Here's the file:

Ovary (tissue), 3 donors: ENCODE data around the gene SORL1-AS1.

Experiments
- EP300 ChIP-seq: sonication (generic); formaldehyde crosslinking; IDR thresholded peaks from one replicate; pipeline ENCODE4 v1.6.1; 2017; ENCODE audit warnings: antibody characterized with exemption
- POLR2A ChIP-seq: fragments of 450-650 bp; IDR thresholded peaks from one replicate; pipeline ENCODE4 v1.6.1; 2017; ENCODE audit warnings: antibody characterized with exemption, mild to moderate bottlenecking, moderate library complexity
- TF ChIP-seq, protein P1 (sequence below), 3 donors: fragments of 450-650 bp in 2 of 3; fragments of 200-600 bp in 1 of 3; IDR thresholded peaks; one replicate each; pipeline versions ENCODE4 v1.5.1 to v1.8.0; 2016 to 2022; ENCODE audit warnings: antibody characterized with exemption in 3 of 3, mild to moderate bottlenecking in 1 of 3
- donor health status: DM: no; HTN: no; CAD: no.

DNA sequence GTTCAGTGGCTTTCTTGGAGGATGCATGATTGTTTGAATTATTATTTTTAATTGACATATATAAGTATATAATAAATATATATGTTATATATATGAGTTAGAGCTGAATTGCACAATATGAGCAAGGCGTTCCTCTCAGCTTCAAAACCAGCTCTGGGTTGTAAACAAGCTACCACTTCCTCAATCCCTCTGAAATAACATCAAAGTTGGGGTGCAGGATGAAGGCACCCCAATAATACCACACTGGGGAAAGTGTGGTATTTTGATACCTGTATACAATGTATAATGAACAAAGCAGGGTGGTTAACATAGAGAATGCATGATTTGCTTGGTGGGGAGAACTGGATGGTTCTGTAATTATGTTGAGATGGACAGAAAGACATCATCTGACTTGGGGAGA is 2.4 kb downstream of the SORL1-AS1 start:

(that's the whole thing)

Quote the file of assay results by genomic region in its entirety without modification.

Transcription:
Ovary (tissue), 3 donors: ENCODE data around the gene SORL1-AS1.

Experiments
- EP300 ChIP-seq: sonication (generic); formaldehyde crosslinking; IDR thresholded peaks from one replicate; pipeline ENCODE4 v1.6.1; 2017; ENCODE audit warnings: antibody characterized with exemption
- POLR2A ChIP-seq: fragments of 450-650 bp; IDR thresholded peaks from one replicate; pipeline ENCODE4 v1.6.1; 2017; ENCODE audit warnings: antibody characterized with exemption, mild to moderate bottlenecking, moderate library complexity
- TF ChIP-seq, protein P1 (sequence below), 3 donors: fragments of 450-650 bp in 2 of 3; fragments of 200-600 bp in 1 of 3; IDR thresholded peaks; one replicate each; pipeline versions ENCODE4 v1.5.1 to v1.8.0; 2016 to 2022; ENCODE audit warnings: antibody characterized with exemption in 3 of 3, mild to moderate bottlenecking in 1 of 3
- donor health status: DM: no; HTN: no; CAD: no.

DNA sequence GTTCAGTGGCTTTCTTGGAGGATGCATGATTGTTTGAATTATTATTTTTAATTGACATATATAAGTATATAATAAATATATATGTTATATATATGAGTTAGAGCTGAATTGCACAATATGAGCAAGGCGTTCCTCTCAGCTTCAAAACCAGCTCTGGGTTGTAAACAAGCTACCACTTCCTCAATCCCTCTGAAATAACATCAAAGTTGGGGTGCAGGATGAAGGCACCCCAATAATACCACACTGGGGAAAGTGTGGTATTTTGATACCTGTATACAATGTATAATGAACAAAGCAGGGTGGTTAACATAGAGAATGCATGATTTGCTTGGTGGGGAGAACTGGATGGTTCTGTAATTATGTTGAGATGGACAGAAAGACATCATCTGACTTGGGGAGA is 2.4 kb downstream of the SORL1-AS1 start: